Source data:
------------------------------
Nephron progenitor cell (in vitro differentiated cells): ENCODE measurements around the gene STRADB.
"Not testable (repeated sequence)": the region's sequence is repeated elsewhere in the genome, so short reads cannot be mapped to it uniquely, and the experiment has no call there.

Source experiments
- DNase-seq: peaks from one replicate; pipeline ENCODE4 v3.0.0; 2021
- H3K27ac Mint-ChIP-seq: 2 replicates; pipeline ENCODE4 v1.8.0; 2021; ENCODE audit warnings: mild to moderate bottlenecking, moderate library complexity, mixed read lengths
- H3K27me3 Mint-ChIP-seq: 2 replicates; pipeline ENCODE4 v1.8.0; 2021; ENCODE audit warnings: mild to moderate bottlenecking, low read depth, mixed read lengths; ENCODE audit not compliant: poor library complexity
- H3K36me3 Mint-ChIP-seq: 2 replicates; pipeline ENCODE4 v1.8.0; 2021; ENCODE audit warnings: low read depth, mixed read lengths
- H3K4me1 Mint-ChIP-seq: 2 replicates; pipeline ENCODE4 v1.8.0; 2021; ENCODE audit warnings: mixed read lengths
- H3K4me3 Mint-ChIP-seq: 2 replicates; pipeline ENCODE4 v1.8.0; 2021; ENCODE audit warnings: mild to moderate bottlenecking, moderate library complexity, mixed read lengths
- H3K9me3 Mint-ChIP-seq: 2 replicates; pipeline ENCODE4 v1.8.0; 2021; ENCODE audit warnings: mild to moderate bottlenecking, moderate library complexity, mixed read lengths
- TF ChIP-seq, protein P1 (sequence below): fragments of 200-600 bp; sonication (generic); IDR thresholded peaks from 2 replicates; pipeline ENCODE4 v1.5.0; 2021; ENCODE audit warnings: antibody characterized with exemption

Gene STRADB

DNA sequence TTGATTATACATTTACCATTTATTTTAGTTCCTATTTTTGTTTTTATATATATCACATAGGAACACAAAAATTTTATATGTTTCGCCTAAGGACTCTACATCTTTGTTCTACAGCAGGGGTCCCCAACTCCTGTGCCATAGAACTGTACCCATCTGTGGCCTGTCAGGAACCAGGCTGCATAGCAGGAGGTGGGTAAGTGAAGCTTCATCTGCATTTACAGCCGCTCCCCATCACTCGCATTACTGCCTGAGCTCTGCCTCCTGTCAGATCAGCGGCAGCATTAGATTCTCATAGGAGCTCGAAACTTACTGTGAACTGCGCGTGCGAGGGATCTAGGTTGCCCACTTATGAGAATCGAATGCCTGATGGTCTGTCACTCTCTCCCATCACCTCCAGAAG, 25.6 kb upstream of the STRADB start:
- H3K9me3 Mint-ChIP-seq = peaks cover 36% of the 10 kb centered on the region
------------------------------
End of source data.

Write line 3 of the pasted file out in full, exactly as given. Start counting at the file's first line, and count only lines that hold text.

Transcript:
Source experiments